Even though there is no universally accepted threshold for being ‘ultra-poor’, however, as per the World Bank and United Nations threshold for extreme poverty more than one-fifth of the world’s population lives on $ 1.25 a day or less, (World Bank, 2008; 2009).
Thus, even in the context of India, there is a large section of India’s population that lives without sustainable sources of income, so much so, they find it difficult to meet their basic needs of food, clean drinking water, and medicine. Such impoverished communities find it difficult to transform their lives and consequently, the lives of their families. They lack the basic opportunity to break away from the shackles of poverty.
To address this huge challenge, Bandhan-Konnagar devised a very apt programme called “Targeting the Hardcore Poor (THP) Programme” which has proved effective in different areas and regions of India. The programme aims to empower the extremely poor women who depend on others or casual wage labour for their means of earning.
This is a unique programme designed for the poorest of the poor. They are selected through a Participatory Rural Appraisal (PRA) exercise. Grants (in the form of free assets, not cash) are offered to destitute women. Prior to extending the grant, necessary training is provided to manage the asset. They start generating income from this asset and are consequently able to sustain their livelihoods. It is seen that within 24 months of this grant intervention, these hardcore poor beneficiaries develop enterprise skill, start to graduate in order to uplift themselves from extreme poverty and get linked to mainstream society.
This programme follows a 360-degree approach. Besides free assets, consistent counselling and mentoring support is also extended. A weekly consumption stipend (considerable amount of cash) is also given to these women to meet their daily basic expenses until the assets begin to yield returns. Financial literacy is imparted so that they can make informed financial decisions. They are encouraged to open a savings account with any bank. Education on socially relevant issues is also offered to increase their awareness and help them live better lives. Overall confidence building is done so that they do not fall in the poverty trap again.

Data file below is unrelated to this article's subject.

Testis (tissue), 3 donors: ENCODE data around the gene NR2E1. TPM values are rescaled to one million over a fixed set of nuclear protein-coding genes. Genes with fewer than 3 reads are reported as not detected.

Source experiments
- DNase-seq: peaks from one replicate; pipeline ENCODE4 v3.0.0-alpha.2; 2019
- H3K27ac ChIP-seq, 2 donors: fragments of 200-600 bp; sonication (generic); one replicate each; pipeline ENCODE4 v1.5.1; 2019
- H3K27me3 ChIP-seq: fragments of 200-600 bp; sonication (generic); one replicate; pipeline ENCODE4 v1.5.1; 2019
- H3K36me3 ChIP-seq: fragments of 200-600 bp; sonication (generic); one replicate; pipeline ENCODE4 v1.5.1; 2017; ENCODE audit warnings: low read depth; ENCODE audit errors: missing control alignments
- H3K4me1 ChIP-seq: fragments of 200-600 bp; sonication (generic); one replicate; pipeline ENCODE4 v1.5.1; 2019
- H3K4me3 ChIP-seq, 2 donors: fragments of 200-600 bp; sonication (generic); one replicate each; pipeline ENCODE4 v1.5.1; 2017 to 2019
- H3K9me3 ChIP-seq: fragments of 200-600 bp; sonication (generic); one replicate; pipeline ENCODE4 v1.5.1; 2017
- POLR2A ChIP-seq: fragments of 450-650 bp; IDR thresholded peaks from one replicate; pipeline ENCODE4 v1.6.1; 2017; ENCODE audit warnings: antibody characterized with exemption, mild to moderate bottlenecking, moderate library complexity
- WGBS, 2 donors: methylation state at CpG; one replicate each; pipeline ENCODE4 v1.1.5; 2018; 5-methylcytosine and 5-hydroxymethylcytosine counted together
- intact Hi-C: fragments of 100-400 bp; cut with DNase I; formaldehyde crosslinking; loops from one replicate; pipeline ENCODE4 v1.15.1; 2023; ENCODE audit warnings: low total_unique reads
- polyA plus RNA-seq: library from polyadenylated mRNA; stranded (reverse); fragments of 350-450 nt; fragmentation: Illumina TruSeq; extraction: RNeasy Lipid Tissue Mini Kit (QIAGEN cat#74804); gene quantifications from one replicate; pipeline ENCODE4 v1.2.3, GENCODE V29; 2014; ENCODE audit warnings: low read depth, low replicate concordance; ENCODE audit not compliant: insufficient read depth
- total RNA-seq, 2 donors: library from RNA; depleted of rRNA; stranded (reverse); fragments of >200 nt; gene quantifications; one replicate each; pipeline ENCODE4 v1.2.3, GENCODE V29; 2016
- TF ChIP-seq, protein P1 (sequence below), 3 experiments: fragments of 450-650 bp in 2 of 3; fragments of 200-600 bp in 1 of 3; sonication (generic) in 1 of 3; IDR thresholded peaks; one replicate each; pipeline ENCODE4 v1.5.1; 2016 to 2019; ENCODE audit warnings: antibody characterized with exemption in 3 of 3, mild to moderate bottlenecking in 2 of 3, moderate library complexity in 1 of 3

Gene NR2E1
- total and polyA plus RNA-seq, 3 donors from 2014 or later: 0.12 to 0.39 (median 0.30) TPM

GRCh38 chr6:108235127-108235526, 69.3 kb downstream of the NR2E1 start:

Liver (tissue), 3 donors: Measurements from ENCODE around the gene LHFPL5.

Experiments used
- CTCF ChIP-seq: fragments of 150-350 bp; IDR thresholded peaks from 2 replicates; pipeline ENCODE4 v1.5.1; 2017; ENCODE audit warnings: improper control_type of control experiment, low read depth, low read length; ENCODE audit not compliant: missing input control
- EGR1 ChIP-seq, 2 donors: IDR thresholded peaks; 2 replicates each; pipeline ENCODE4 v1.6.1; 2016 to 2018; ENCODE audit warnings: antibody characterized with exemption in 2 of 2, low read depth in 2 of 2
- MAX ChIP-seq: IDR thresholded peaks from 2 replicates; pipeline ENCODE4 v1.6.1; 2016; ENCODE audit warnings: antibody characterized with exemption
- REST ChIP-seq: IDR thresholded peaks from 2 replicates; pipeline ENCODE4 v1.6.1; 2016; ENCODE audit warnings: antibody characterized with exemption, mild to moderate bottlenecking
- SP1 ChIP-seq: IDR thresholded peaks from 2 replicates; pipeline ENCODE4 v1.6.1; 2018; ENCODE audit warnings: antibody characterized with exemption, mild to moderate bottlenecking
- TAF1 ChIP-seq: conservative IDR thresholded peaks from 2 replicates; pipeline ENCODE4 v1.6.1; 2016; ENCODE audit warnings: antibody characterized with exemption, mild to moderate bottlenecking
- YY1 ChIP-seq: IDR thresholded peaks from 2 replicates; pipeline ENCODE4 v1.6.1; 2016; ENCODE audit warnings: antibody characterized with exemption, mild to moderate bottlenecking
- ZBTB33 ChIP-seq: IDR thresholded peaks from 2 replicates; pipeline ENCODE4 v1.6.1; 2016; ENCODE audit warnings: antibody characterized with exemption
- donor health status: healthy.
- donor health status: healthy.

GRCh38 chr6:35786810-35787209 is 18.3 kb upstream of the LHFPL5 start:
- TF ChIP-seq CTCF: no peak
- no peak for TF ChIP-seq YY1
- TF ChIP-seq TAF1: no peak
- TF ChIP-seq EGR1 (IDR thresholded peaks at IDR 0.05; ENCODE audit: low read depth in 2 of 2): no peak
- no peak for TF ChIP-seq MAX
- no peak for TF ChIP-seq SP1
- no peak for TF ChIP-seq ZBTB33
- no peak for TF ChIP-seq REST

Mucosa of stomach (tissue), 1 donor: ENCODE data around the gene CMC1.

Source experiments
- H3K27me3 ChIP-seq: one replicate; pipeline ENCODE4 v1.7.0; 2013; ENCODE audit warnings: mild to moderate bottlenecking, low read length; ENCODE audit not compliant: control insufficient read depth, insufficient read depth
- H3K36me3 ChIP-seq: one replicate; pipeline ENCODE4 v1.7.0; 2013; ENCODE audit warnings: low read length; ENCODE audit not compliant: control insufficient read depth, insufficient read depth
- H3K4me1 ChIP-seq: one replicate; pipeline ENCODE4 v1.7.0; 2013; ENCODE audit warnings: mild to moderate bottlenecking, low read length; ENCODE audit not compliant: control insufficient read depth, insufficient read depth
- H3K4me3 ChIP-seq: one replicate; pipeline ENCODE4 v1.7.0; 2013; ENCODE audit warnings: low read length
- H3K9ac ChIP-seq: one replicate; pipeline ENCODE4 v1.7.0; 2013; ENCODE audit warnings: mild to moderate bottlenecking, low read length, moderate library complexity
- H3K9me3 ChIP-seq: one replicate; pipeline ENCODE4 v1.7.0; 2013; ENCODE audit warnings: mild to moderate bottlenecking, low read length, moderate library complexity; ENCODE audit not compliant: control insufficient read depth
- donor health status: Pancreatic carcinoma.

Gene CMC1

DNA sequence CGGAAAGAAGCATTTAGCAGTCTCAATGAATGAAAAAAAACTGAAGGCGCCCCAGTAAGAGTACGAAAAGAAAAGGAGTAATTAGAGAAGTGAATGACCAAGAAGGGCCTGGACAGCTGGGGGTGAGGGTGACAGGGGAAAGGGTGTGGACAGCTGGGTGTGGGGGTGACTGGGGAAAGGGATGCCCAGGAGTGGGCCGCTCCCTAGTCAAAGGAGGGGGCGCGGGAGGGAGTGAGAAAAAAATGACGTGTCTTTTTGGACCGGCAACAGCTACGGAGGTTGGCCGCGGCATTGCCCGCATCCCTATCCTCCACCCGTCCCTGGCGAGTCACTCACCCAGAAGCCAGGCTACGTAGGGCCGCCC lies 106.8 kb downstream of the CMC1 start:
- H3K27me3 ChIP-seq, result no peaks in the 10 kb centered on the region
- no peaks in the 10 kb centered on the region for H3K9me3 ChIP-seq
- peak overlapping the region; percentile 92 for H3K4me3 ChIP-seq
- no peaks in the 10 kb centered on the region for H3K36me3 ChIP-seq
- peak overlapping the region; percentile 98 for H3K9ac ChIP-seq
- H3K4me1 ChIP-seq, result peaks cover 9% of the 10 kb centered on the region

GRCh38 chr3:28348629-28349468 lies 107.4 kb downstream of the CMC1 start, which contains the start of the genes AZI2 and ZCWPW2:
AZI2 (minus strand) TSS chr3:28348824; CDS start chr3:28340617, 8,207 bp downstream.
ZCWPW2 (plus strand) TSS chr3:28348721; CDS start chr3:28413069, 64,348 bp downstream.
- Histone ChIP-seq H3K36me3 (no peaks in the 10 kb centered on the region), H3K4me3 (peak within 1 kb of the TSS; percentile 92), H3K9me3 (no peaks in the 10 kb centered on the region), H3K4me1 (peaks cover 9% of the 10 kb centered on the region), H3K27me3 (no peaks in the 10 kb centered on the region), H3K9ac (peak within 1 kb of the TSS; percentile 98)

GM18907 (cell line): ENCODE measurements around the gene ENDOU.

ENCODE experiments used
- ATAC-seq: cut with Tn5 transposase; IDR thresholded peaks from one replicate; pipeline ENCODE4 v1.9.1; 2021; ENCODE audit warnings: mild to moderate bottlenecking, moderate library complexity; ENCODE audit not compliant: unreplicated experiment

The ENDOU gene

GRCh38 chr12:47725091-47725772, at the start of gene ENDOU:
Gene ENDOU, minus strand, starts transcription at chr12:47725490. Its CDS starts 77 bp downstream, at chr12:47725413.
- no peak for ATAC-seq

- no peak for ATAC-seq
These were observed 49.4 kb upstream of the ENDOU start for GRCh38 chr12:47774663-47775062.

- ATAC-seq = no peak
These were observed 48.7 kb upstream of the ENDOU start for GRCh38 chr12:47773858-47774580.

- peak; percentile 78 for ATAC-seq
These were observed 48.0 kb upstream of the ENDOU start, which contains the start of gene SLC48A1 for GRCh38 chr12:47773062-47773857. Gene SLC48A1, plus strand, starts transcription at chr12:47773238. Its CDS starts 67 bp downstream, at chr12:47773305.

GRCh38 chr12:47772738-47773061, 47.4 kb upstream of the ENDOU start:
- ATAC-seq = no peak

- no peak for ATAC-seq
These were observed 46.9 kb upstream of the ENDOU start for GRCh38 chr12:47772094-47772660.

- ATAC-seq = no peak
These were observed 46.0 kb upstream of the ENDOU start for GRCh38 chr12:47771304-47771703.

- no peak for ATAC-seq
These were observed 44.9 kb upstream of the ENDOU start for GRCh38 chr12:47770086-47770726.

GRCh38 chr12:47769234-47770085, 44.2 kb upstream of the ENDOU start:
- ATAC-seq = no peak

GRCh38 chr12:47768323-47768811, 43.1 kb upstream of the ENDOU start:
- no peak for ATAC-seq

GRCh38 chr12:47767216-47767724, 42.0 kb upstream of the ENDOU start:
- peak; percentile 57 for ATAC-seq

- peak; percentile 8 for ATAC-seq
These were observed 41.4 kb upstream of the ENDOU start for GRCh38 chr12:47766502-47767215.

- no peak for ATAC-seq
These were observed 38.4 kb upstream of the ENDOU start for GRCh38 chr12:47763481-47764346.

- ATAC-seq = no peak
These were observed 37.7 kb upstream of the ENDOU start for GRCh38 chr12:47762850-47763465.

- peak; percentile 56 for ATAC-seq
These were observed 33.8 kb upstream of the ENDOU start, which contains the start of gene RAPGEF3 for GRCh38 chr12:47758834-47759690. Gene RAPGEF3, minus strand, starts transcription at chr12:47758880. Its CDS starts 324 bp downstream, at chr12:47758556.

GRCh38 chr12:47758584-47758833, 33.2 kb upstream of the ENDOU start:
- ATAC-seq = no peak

Over the years, it has been seen that there is a positive impact of this intervention in the lives of many. There are certain beneficiaries who have moved from a stage in life where they were even contemplating suicide for want of money to a position where they earn reasonable monthly income, have a healthy life and are able to support their families.
The state governments of Bihar, Rajasthan and Jharkhand have shown keen interest in this programme and have collaborated with Bandhan-Konnagar to implement this programme in select districts.
This innovative programme has been evaluated by Nobel laureates Abhijit Banerjee and Esther Duflo. Raghabendra Chattopadhyay of Indian Institute of Management, Calcutta, and Jeremy Shapiro of European Council of Foreign Relations, were also a part of the evaluation team. This programme works closely in line with the Sustainable Development Goal 1 (end poverty in all its forms everywhere) of the United Nations.
Date: May 15 – 16, 2018
Visitor Details: Senior officials namely Syed M. Hashemi, Senior Advisor Graduation Program, Kate McKee, Transition Lead and Secretariat Manager, Sadna Samaranayake, Technical Adviser, representing Partnership for Economic Inclusion (PEI), World Bank
Branch: Hatisala, North 24 Parganas
Date: January 22 – 16, 2020
Visitor Details: Mr. John Alex, ED & CEO, Equitas Small Finance Bank and Dr. CR Gariyali, IAS (Retd.), Former Principal Secretary, Government of Tamil Nadu and Founder Trustee, Equitas Development Trust
Branch: North 24 Parganas